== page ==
"Perhaps Adobe should focus more on creating great HTML5 tools for the future, and less on criticizing Apple for leaving the past behind."
Which really does say it all, even though I strongly encourage you to read the entire post. Daniel Eran Dilger, RoughlyDrafted, points out not only why Jobs doesn't love Flash on the iPhone, but why Jobs secretly loves that other phone manufacturers are self-sabotaging their platforms by supporting flash. An excerpt here, but the full article is worth your time.
But first let me clarify: Jobs certainly doesn’t love Flash on the iPhone OSfor the reasons he outlined in his blog posting, writing in character as (it would appear) the Fake Daniel Eran Dilger:
- First, Flash is closed and proprietary to (owned by) Adobe, meaning that its future development is completely under the control of one company, making it toxic to the open nature of the web.
- Second, the existing content Adobe keeps promoting as “critical to the full web experience” is a mixed bag of stuff that is mostly either also available without Flash (like YouTube) or junk that isn’t really desirable (those Flash games that are weak sauce and wildly overshadowed by real games written natively for the iPhone OS).
- Third, Flash is a black hole of security problems, performance issues, and instability. Anyone on a Mac is aware of how Flash eats up RAM and CPU cycles while doing nothing. But even on Windows, Flash is a major vector for security problems because it is a web plugin, making it a front door to attacks (at CanSecWest, security expert Charlie Miller was asked which browser is safest, to which he replied, “there probably isn’t enough difference between the browsers to get worked up about. The main thing is not to install Flash!”). Adobe simply hasn’t done a good job of delivering Flash Player as a desktop platform, but in the mobile area, these issues are even a greater problem.
- Fourth, Flash isn’t optimized for battery life efficiency. Flash was designed to animate the web on desktop PCs, where computational efficiency wasn’t an important engineering factor. Additionally, all the Flash videos Adobe brags about “as critical to the full web” is largely pre-H.264, meaning Flash has to decode it in software rather than leveraging the hardware accelerated codecs in mobile devices (the iPod/iPhone only support MPEG-4 video codecs because they can be accelerated in hardware. Most existing Flash videos are FLV/VP6, which lacks mobile hardware decoding support. Incidentally, this is also why Ogg Theora is brain dead as a mobile codec).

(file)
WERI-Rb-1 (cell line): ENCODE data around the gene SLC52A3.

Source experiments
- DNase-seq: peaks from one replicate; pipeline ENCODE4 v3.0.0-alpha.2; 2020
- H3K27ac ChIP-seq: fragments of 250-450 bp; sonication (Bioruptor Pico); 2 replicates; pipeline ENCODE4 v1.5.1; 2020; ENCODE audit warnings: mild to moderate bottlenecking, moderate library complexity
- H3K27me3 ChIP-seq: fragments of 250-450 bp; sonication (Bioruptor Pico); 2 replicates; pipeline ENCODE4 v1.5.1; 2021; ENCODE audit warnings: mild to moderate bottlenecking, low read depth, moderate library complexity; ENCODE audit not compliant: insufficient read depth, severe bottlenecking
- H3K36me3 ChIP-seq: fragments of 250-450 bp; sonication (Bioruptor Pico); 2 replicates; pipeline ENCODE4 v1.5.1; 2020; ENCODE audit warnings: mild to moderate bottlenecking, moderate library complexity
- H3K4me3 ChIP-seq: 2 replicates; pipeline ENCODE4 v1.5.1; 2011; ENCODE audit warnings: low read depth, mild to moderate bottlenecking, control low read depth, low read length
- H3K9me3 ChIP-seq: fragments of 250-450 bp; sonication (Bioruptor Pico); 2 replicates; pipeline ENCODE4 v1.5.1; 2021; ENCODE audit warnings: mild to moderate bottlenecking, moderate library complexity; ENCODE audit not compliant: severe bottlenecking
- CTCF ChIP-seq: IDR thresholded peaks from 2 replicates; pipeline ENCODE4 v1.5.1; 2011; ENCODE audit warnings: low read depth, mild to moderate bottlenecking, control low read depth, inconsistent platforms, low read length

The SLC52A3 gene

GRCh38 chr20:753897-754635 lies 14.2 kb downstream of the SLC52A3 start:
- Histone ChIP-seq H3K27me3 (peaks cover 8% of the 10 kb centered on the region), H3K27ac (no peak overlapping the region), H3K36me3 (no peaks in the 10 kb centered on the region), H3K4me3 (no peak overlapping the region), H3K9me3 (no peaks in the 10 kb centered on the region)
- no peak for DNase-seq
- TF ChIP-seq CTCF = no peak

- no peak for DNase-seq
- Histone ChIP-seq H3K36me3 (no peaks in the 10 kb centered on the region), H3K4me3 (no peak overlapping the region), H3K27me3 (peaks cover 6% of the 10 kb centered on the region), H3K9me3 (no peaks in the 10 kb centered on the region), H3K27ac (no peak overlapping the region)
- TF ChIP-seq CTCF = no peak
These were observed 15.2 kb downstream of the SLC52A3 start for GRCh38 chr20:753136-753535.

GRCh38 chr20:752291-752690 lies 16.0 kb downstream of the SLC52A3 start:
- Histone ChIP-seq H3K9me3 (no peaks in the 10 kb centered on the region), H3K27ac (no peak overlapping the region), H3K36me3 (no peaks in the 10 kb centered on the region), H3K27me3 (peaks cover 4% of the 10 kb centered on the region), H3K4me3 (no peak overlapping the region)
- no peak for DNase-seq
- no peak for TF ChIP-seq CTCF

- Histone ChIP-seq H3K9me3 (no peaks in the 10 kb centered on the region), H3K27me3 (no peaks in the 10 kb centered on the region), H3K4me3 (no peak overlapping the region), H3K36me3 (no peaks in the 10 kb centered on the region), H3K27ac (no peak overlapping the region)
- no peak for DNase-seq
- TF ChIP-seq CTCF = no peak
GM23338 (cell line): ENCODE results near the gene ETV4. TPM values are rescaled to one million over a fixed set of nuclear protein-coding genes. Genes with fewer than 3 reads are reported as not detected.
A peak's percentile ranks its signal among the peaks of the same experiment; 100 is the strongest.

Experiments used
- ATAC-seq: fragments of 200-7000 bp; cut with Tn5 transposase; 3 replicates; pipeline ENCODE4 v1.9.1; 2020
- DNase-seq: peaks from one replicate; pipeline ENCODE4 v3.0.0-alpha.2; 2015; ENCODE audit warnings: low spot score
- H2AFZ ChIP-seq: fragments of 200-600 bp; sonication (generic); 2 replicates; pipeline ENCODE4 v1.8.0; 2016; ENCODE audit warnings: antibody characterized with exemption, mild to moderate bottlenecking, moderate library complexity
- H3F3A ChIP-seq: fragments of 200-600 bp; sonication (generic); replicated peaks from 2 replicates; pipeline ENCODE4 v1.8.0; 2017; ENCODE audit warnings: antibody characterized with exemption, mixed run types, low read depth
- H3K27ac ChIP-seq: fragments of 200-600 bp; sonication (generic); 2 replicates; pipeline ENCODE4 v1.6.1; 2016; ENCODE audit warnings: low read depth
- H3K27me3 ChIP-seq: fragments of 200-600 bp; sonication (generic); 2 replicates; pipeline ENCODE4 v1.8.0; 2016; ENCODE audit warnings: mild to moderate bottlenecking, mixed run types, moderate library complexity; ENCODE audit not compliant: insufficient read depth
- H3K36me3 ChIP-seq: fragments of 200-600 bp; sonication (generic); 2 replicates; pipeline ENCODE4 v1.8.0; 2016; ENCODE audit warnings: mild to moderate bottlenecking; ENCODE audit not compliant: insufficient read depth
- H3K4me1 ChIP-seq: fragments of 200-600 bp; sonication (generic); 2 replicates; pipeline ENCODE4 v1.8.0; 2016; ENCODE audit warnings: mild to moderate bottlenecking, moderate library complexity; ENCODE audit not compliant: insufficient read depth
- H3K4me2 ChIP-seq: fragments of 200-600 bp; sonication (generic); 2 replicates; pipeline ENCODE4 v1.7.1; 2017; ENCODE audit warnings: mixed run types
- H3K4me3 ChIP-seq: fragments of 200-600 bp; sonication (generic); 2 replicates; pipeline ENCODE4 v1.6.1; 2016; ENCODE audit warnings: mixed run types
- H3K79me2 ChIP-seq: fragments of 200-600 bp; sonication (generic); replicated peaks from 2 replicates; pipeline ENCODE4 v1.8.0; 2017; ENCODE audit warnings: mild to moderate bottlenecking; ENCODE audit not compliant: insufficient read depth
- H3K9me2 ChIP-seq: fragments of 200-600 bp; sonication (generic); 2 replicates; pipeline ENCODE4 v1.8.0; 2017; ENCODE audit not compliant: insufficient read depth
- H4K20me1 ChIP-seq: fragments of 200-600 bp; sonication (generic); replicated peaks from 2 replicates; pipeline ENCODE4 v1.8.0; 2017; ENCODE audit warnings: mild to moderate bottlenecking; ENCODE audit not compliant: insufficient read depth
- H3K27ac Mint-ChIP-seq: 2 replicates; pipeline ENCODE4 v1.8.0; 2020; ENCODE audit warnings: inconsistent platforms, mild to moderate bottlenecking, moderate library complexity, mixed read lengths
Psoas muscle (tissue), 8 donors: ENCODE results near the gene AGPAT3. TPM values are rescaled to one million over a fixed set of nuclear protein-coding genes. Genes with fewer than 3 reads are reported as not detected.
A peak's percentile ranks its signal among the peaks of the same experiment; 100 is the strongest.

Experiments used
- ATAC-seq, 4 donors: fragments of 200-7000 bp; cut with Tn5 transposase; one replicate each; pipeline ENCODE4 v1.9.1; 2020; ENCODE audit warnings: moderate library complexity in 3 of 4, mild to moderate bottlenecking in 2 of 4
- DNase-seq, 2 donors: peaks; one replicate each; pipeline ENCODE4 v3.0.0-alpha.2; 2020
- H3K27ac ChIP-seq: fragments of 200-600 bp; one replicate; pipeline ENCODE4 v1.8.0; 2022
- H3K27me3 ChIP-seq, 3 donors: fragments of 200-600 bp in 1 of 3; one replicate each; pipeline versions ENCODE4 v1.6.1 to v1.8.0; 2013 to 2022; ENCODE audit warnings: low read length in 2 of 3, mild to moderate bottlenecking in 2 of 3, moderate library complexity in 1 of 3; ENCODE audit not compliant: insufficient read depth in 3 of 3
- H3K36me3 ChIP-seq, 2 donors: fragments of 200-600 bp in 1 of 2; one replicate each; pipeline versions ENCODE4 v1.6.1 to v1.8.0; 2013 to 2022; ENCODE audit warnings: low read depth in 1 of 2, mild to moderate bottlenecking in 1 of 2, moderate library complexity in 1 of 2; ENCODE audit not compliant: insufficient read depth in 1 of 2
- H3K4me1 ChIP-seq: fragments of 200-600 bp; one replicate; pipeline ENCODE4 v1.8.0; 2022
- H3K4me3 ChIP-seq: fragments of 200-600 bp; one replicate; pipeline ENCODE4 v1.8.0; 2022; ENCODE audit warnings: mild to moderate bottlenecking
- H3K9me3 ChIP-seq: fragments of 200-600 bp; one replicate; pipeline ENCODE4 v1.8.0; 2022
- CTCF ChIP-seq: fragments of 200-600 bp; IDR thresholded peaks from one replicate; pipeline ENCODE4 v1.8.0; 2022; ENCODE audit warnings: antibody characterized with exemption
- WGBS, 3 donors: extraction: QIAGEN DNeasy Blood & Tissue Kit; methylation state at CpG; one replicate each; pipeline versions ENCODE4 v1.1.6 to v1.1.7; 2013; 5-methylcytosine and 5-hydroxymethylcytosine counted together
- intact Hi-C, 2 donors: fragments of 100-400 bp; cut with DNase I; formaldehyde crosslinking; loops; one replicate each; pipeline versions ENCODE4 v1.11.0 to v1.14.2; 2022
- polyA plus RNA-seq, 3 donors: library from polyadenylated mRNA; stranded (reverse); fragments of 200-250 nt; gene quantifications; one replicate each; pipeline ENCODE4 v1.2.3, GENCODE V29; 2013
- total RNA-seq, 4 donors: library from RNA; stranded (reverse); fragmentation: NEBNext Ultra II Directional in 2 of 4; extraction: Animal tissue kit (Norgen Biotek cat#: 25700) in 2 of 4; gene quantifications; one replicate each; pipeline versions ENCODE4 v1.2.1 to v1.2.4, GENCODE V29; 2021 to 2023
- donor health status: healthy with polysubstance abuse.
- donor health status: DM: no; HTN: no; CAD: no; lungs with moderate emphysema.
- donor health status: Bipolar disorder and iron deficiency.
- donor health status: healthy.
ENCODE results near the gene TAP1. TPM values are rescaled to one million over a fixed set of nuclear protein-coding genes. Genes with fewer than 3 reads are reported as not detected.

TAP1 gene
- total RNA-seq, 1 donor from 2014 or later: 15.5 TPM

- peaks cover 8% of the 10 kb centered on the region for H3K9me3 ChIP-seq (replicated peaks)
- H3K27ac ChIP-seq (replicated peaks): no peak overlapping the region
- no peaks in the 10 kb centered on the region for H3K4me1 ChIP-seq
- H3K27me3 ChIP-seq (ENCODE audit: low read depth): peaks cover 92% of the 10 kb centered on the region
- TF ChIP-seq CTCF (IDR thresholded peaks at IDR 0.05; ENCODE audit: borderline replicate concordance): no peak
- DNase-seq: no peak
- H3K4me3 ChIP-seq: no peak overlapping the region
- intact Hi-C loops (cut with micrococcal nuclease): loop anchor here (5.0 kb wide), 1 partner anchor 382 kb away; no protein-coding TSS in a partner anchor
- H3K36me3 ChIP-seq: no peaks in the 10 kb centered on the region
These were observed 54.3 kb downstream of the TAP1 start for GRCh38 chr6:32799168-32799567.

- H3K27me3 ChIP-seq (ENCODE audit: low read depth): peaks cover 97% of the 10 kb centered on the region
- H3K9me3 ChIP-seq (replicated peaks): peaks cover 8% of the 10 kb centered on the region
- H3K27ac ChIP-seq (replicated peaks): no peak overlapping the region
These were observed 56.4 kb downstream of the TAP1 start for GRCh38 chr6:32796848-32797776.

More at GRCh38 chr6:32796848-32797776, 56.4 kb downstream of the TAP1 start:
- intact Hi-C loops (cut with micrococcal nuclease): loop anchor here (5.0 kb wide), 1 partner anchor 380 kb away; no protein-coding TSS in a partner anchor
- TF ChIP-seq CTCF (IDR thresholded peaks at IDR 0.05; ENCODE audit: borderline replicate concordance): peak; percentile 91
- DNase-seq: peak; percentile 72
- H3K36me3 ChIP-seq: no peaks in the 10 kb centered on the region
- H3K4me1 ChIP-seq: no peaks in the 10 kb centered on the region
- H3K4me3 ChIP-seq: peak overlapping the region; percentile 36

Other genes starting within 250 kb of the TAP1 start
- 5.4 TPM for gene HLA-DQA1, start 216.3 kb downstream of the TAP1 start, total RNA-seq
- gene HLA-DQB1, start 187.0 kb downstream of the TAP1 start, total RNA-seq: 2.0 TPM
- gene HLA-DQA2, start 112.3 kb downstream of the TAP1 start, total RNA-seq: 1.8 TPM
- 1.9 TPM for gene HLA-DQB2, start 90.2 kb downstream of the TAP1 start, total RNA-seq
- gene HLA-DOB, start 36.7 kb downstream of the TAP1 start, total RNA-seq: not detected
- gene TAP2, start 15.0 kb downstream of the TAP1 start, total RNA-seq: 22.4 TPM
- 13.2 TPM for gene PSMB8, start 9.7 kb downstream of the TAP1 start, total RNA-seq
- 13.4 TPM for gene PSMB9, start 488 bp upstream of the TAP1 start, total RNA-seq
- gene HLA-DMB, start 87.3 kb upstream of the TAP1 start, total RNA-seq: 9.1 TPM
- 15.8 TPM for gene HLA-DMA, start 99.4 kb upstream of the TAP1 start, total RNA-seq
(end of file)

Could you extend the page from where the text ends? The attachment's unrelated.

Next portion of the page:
- Fifth, existing Flash content is not designed to support multitouch interfaces. To upgrade it to support multitouch, you have to rewrite and redesign how the interface works. Why do that in Flash instead of embracing open web standards?
- Sixth, Apple doesn’t want its third party developers to be tied to a “lowest common denominator” middleware platform that may not expose the unique features of the iPhone OS if it is not in Adobe’s interest to support them. And it wouldn’t be in Adobe’s interests to support novel things Apple adds to the iPhone OS if those features aren’t also in Android, webOS, BlackBerry OS and Windows Phone 7, because that would derail Adobe’s cross platform efforts. This is the same problem that has hindered JavaME from being any good across mobile devices. JavaME similarly promised to bridge different hardware and vendors, but really just watered down the features available to fancy phones, making them expensive, underutilized versions of everything else that ran JavaME. And everything else implemented JavaME poorly anyway.